In response to transportation questions, Probst described a possible airport shuttle to the Old Town trolley station but when asked if there were any plans to increase parking in Old Town, Probst said no, not by the airport.

Board member David Dick voiced the criticism very clearly.  He said that it sounded as if a lot of money is being spent to benefit private interests and the people in Point Loma and Ocean Beach have to carry the burden of noise and pollution with no consideration by the airport. Dick to said he found Probst’s explanation that they were doing all they could to, to be unsatisfactory and asked Probst again, what the airport going to do for the community.

There was an attempt to provide more detail.  They were expanding the Quieter Homes program to include schools and churches and other buildings. Keep in mind that in order to have a home retrofitted by the program, the owner has to sign an aviation agreement.  When an owner signs this agreement, they relinquish the vertical rights above their property to the airport.  Once signed, that property owner cannot complain about the pollution coming down on their house, or even a plane crashing into their home.

The airport forces property owners to sign the agreements if they want the Quieter Homes improvements.  Considering that the money for the retrofitting comes from the Federal government – our tax money – it is a mystery why the airport is able to extort this concession to use our tax money for the work.

Mobile noise monitoring was again mentioned and it was explained that tougher curfew violations might be used.  Even with the additional explanation, it was clear that Point Loma and Ocean Beach were getting very little from the airport.  The community can provide comments by responding to the new EIR, at least for another couple of weeks.

Water main replacement project on Shelter Island

The next agenda item of interest was a presentation by the city of a water main replacement project that will take place on Shelter Island. The project has started and will entail road closures on Shelter Island Drive and connecting streets.  The project is planned for completion in January 2021.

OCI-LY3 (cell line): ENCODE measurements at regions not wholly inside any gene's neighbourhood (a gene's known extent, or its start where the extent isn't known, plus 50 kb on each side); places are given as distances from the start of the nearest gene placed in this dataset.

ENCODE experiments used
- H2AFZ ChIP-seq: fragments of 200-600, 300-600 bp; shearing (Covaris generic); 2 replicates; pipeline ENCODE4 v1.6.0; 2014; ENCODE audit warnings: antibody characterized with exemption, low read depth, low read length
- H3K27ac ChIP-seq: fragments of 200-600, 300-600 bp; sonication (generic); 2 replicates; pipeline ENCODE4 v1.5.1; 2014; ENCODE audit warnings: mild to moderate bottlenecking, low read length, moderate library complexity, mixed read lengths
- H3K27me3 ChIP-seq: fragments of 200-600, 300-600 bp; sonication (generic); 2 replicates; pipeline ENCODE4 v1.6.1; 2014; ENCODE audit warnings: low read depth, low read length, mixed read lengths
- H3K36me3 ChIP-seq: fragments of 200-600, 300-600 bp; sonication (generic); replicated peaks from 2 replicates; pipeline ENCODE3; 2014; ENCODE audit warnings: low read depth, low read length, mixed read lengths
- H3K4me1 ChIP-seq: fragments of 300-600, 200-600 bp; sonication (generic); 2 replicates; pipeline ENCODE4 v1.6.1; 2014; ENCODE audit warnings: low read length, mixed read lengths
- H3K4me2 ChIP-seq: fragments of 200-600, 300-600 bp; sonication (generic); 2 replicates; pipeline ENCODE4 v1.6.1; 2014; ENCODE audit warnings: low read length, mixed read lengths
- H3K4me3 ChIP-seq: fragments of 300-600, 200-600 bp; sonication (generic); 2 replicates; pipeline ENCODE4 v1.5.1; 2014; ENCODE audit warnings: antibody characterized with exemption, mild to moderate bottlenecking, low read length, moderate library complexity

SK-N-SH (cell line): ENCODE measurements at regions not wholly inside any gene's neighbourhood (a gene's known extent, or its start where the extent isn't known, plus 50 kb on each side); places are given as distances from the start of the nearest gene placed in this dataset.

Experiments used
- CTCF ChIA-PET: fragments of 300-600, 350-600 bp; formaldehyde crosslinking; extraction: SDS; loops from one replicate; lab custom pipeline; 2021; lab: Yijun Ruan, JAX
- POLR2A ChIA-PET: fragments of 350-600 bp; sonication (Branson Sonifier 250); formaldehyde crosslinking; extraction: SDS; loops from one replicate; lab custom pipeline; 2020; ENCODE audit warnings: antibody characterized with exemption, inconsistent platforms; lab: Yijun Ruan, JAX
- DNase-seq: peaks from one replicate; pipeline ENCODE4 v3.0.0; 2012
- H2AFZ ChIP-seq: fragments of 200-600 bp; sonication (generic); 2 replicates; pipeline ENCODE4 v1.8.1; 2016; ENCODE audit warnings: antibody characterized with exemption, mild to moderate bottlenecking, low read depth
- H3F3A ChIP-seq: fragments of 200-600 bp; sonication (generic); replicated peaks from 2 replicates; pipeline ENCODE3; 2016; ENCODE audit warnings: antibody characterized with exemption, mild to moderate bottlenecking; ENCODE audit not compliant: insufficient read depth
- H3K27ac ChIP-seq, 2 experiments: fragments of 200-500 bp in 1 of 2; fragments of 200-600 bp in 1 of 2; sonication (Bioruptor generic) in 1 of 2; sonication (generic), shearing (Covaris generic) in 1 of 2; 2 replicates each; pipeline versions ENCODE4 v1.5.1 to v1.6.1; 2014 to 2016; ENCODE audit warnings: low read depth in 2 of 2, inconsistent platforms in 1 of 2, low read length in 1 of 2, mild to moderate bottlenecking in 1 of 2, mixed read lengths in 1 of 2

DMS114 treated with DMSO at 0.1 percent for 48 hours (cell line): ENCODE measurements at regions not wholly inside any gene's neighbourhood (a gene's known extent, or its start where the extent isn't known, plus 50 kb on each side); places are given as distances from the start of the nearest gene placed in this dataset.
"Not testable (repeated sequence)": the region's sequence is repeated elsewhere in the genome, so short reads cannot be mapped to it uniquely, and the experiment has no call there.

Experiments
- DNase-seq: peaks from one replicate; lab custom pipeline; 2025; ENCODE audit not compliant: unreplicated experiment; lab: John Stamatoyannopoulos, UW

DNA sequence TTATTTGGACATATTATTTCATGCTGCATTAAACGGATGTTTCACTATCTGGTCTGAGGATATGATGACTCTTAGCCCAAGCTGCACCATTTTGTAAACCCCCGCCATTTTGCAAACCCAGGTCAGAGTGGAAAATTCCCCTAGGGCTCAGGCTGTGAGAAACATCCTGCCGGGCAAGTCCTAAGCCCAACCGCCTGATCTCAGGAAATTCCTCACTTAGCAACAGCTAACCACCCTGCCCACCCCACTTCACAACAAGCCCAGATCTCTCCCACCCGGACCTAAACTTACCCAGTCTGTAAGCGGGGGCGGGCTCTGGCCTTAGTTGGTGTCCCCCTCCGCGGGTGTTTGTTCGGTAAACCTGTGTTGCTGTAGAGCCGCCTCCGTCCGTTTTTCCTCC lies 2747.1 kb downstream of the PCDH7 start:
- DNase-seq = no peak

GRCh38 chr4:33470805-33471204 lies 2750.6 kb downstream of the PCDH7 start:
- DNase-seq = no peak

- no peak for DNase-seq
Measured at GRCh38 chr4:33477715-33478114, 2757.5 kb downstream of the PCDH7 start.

The work will shut down during the summer months due to the moratorium on construction in certain areas of the city such as the beaches and bays. The work is part of the city’s effort to replace aging infrastructure.  As usually happens, the water mains will be larger than those they are replacing.  One has to wonder if the Port’s Master Plan had any effect on the decision to do this work now.

Dreams For Change

After the city’s presentation came another presentation by an organization called Dreams For Change.  This is a non-profit that has been operating safe parking lots for the homeless for ten years.  The first lot opened in 2010 and a second was opened in 2012.  A third has since been opened.

People are allowed to park in the lots but must sleep in their cars, tents are not allowed.  The group also allows only a few RVs because of space restrictions.  People who use the lots must be clean and sober with no history of violent crime.  Those wishing to use the lots must call in advance and be subject to an intake assessment.

The goal of Dreams For Change is to move people into permanent housing.  They offer an array of services designed to assist in a variety of ways including job searches and finding housing. For more information go here.

Projects Approved

Two projects received unanimous approval.  One was a property in the multi-family zone that already allows two buildings.  The property has two homes on it.  The owners want to convert a basement to a granny flat.  They don’t have to provide parking because of the size and the proximity to public transportation.

So now, lots zoned for two units can have three.  This is already destroying the single-family zone as people rush to put rent-able granny cottages on their lots.  The parking situation will be enormous because there is no restriction on renting only to people who don’t have cars.

Political Reports

There were only two government reports.  Josh Coyne explained that he is replacing Miller Saltzman as the representative for Dr. Campbell’s District 2 office.  Todd Gloria’s representative read off a list of bills that Gloria had authored or co-authored [Ed: Todd Gloria is running for mayor and apparently really wants you to know he’s been busy]:

  • AB 128 – This bill is designed to protect wild horses.  Why this is of concern in San Diego County is a mystery.
  • AB 262-  Requiring the appointment of a “Health Officer” if there is an outbreak of disease.  This appeared to be a reaction to the hepatitis outbreak in San Diego.  It seems Gloria feels the state government needed to step in because San Diego can’t handle these things.